5 years since Mosul retaking, young people face an education and employment crisis
By: Ahmed Bayram
Media and Communications Adviser, Amman, NRC
[email protected], phone +962 7 9016 0147
Mosul’s young generation is enduring a brutal legacy left by years of conflict and Islamic State (IS) control, with a lack of jobs and inadequate education opportunities leaving them with little hope for the future, the Norwegian Refugee Council (NRC) has said on the fifth Mosul retaking anniversary.
The organization interviewed students, teachers and parents in Mosul who said that widespread infrastructure damage, overcrowding, poverty and mental health issues have set education back several years. One student said that although he was in the fifth grade, he was still unable to read or write anything but his name.
Analysis by NRC of school data from the current academic year shows that one in three schools in Mosul either need repair or are not fit for use, with 50 per cent of all students enrolled in schools with damaged structures.
“Five years since the city was retaken, the people of Mosul are yet to recover from the many tragedies they have experienced,” said NRC’s Iraq Country Director James Munn. “Young Iraqis are passionate about their city. People we spoke to told us they want to play their part in building a better life, but they need proper education and sustainable jobs to change their current reality.”
Overcrowding and teacher shortages also represent some of the major obstacles to an adequate learning. In prefabricated schools, widely referred to as caravans, there is only one teacher for every 51 students. There are instances of 80 children joining a classroom of only 15 square metres. It is common that a group of students share the same book, as the majority cannot afford stationery.
The conditions and families’ economic situation are leading to higher dropout rates, which reached 20 per cent in one school where NRC operates. Separately, final exam results across 10 sixth-grade schools show a pass rate of only 22 per cent. In one of the schools in West Mosul, only 3.3 per cent of sixth-graders passed.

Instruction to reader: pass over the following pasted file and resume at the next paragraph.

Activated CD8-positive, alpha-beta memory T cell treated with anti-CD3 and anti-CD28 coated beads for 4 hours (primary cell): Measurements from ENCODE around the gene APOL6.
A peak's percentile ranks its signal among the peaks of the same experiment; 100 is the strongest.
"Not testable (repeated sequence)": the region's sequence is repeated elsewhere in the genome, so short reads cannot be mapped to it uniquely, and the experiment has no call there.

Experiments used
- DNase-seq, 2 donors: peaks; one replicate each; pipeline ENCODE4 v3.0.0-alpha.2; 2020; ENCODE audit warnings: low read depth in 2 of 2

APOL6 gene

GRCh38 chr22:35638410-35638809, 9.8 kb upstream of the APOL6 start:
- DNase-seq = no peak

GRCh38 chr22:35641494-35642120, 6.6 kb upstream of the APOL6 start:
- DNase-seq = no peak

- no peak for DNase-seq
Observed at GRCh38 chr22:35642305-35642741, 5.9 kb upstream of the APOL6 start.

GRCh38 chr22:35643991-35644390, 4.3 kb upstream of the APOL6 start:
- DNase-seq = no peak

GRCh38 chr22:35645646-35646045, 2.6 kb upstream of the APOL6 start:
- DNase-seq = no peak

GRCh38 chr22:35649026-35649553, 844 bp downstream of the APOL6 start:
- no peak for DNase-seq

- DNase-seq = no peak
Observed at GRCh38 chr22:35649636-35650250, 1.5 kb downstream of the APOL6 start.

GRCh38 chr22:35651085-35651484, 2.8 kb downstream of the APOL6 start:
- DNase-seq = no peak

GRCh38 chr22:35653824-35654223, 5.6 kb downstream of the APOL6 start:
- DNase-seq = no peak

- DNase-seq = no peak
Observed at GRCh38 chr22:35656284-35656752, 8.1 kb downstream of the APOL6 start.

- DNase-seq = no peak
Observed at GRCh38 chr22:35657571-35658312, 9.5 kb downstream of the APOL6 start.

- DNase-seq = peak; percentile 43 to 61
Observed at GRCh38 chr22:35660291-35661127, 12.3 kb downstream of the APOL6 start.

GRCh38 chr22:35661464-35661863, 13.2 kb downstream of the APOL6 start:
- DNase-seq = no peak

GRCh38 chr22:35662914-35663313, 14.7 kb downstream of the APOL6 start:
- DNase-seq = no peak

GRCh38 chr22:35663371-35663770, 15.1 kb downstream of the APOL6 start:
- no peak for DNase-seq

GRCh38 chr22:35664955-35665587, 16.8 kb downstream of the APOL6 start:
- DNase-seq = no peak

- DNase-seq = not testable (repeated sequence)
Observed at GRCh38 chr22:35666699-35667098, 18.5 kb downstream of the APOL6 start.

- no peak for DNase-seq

A clear split in future prospects was found in NRC’s interviews with young men and women. Those in school or university, though a few years behind, said they aimed to finish their studies and get a job, mainly in medicine or engineering.
Samar, 19, said she is hoping there will be a role for her in restoring Mosul’s long-standing reputation as a destination for knowledge and education.
“When I graduate from university, I want to support poor people, because they don’t have money to send their children to school. That’s how I want to participate in improving the lives of people in Mosul. The only way I can do it is by having a job once I graduate.”
Meanwhile, those without the same educational or vocational opportunities are less optimistic about the next few years. Government figures show that 20 per cent of young people in Ninewa governorate, of which Mosul is the capital, are unemployed, although the number is thought to have increased with mass returns in the last two years.i
Laith, 23, described how years of conflict still bear consequences for his generation. He said, “Young people don’t do anything all day. They stay home all day. A lot of my friends are staying home. They can’t think beyond today.”
The latest figures show that 100,000 people from Mosul are still in displacement, five years since the city was retaken from IS. While reconstruction has occurred in some parts of the city, public roads and facilities like hospitals and schools remain heavily damaged, particularly on the west side of the city.
When asked what needs to happen in the next five years for the city of Mosul to recover, people said there need to be more jobs targeting young people, as well as direct cash support for those in poverty. Education remains a priority, as parents and teachers have called for more academic personnel to be recruited and adequately supported and trained.